Image courtesy of TYF

DCL

When Andy Middleton started a tiny windsurfing school in the 1980s, all he wanted was to spend as much time on the beach as possible. But his enthusiasm just couldn't be contained. Today, Middleton's company, Wales-based TYF, is a full-blown, international adventure and education business that works with everyone from school children to CEOs. Meanwhile, Middleton himself has also become a popular eco-motivational speaker.

Today, he lives in a self-built, eco-friendly house on a Welsh cliff overlooking the sea. Taking groups into the natural beauty of the Welsh coastline to heighten their sense of awareness of and connectedness to the environment is his true passion. But this enthusiasm for positive change also translates to the classroom (he leads biomimicry workshops) and the boardroom, where Middleton also leads professional development workshops.

How did you get into this line of work?

My grandparents and parents were adventurers and change-makers, and leaning towards action feels like part of my DNA. My professional background for 20 years has been working as an organisation development coach and consultant, and it's become clear to me that the biggest barrier to accelerating our move towards sustainability is emotional rather than technical—and this is where I now focus my time.

When did the green bug strike?

I remember planting daffodils on hedges in our community when I was about 10 years old, and working on projects in the National Park in my teens. There have been green bugs around me most of my life, and they seem to be doing well. It's also interesting to reflect on how much impact that the environment—both natural and social—has had on who I am, and what I aspire to do; growing up and living in a wild and beautiful landscape leaves an indelible mark, and spending time with people on a similar journey is a sure way to learn fast and aim high.

Who is your green hero?

Satish Kumar, editor of Resurgence Magazine and director of Schumacher College, has a wonderful blend of wisdom, passion, and mischief, and that is the most invigorating green tonic imaginable. His ability to make change happen with little or no resources is staggering.

What is your ultimate green goal?

To create a country-level change plan for Wales that shows how it is possible to reduce our CO2 emissions and oil dependency by 9 percent per year to create the opportunity for a return to sense and sustainability. Start small, aim high.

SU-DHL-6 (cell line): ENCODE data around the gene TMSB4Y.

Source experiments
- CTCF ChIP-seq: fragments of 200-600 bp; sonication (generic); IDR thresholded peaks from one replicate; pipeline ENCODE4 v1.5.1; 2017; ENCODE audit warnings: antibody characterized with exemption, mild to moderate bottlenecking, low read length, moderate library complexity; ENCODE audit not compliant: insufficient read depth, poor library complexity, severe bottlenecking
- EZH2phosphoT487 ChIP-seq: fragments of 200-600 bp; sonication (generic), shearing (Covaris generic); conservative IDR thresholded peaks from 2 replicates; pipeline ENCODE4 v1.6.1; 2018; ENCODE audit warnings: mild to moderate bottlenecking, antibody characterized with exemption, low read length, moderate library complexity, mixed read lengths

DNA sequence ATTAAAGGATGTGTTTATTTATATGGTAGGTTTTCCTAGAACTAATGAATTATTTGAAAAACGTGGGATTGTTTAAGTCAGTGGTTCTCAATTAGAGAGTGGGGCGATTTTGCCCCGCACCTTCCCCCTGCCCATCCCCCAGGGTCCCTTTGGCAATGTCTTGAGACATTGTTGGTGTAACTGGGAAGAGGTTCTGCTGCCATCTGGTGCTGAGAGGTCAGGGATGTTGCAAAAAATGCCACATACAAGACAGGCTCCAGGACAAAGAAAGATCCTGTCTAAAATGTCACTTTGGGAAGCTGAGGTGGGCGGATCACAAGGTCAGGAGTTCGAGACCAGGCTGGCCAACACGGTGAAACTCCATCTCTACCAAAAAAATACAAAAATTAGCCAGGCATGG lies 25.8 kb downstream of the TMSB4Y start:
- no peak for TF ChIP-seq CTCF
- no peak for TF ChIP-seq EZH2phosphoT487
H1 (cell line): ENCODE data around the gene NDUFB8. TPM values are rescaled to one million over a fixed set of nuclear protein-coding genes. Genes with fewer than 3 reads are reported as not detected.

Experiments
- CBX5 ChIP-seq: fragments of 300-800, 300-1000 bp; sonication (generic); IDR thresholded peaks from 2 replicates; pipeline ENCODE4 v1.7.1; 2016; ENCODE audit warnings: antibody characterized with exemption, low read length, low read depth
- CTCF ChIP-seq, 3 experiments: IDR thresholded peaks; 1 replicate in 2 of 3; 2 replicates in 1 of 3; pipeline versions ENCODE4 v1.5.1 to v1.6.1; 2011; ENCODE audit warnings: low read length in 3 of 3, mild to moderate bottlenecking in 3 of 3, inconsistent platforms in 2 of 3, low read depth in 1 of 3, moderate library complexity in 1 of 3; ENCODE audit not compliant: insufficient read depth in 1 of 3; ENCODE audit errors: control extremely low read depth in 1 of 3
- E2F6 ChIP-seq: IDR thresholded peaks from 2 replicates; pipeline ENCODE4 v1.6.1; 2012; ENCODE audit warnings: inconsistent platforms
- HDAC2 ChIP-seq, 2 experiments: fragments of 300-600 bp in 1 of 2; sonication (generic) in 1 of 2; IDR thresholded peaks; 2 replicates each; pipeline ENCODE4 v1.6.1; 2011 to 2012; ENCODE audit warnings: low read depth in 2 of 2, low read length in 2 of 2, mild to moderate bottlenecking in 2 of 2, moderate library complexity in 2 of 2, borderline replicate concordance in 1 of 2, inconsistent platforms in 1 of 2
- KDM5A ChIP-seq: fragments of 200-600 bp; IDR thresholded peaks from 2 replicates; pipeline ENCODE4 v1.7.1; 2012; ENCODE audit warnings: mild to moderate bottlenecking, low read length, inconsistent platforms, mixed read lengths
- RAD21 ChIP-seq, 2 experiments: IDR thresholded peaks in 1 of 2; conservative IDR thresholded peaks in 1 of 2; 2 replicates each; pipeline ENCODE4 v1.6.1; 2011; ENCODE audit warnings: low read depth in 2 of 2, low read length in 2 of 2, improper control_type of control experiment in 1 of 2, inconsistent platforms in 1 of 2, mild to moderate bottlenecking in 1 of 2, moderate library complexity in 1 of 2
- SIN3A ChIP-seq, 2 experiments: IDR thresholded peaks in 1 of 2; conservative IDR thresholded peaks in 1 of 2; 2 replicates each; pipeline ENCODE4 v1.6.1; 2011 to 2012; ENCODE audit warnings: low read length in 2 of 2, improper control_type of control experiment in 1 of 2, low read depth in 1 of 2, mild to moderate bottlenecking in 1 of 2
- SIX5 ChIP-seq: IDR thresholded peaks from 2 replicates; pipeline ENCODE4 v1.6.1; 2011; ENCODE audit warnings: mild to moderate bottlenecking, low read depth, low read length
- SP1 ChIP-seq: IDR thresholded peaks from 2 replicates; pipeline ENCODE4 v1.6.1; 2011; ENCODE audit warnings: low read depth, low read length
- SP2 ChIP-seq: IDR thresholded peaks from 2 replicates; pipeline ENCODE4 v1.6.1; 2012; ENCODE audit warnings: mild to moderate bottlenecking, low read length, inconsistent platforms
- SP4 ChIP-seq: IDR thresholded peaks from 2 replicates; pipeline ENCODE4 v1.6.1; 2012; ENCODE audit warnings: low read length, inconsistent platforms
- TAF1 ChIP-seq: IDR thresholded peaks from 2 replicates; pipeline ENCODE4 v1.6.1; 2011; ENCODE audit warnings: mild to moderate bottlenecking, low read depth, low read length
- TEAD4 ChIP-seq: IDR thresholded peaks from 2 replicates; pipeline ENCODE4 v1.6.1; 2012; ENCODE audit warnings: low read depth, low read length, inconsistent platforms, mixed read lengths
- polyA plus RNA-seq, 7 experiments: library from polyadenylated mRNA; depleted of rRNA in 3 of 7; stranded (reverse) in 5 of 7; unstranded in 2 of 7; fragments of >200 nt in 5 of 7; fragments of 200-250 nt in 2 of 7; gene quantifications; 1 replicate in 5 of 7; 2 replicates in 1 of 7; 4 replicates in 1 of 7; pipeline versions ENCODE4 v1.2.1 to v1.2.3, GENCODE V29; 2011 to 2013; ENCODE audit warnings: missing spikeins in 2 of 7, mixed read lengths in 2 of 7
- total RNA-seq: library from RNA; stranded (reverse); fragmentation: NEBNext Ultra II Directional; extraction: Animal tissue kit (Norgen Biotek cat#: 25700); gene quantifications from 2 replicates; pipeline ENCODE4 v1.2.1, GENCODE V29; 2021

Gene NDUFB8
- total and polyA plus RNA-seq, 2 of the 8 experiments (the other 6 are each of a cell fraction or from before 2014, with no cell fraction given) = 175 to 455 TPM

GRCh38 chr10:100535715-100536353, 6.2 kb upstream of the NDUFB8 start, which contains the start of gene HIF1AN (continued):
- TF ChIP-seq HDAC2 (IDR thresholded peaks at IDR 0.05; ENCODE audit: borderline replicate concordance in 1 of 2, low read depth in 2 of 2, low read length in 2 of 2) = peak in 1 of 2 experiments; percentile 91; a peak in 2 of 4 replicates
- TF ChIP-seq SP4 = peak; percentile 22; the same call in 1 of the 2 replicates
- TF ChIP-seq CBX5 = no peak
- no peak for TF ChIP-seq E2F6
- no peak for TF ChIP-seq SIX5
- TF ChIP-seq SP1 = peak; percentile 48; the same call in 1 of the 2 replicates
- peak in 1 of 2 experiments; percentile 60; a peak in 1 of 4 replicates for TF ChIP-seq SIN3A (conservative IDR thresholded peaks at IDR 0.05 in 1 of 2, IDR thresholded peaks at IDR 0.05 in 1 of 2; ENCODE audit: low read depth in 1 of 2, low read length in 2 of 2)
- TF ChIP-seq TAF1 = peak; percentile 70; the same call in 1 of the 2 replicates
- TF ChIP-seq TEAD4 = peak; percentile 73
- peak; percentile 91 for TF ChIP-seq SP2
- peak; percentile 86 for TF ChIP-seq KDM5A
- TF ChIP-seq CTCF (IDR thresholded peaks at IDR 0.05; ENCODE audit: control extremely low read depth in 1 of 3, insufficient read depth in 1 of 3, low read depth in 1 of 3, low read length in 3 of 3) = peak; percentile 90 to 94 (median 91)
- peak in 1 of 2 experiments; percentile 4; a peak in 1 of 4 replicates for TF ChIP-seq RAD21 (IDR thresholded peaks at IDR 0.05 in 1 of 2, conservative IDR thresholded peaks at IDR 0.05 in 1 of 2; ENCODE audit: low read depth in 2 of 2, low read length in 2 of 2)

What is your motivation?

The buzz of working on something that's important and worthwhile is pretty hard to beat, with knowledge that the bigger the goal we go for, the more fun there is to be had. It's also important to me to show that it's both possible and profitable to run a business that's green, clean and fun. Using approaches such as biomimicry and Cradle to Cradle to help people work differently, and taking thousands of people out to play, work, and learn in nature has been a fine way to do this.

What is most important to you, ecologically speaking?

Ensuring that business, government, and society quickly recognise the need to create a new economic model that ceases to depend on ever-increasing growth. There's a saying attributed to Confucius from about 2,500 years ago that says "only a man who knows the meaning of the word `enough' can ever be rich." Working out what "enough" means for TYF has been a critically important and educational step.

What is the most challenging part of your job?

Stopping to play. I love surfing, kayaking, cycling, and mountain biking, and of late, there have been a few too many times that I've missed taking a couple of hours of adrenaline from being too busy.

What is the most rewarding?

The continuous stream of outstanding people that I meet through my work is a source of inspiration, amazement, and camaraderie.

Of the people you have worked with, who impresses you most?

Facilitating and teaching at Schumacher College gave me the opportunity to spend time with some very impressive people. Amory Lovins and Janine Benyus impressed me most. Closer to home, I love the way that David Hieatt brings clear messages and action to life through his work at Howies.

What green thing do you do everyday?

Living in a low-carbon eco-house. On my daily travels, near or far, I aim to travel lightly on this fine planet of ours. I've been veggie for nearly 30 years, too, which helps.

What do you wish you could do?

If I had a magic wand, I'd wave it over the heads of elected members of national and local government so that they instantly recognise the scale of change that is needed to create environmental and societal security.

What is your biggest eco-sin?

As a 22 year old, I worked as a geological assistant in an open-cast gold mine in the Great Sandy Desert in Western Australia, with use of horrific chemicals and processes. I discovered a new mine, named the Golden Web, to make things even worse.

If you could change one thing in the world, what would it be?

Transform the absurd level of investment in making weapons for wars against people into funding for reforesting the planet and restoring agricultural and community to Africa.

What is your best green advice?

Get clear about what the greatest imaginable difference is that you could make through your work and business then set out to do it and never look back.

Change Makers is series of interviews with people famous and obscure who are creating a more sustainable world through their work. Meet more Change Makers here.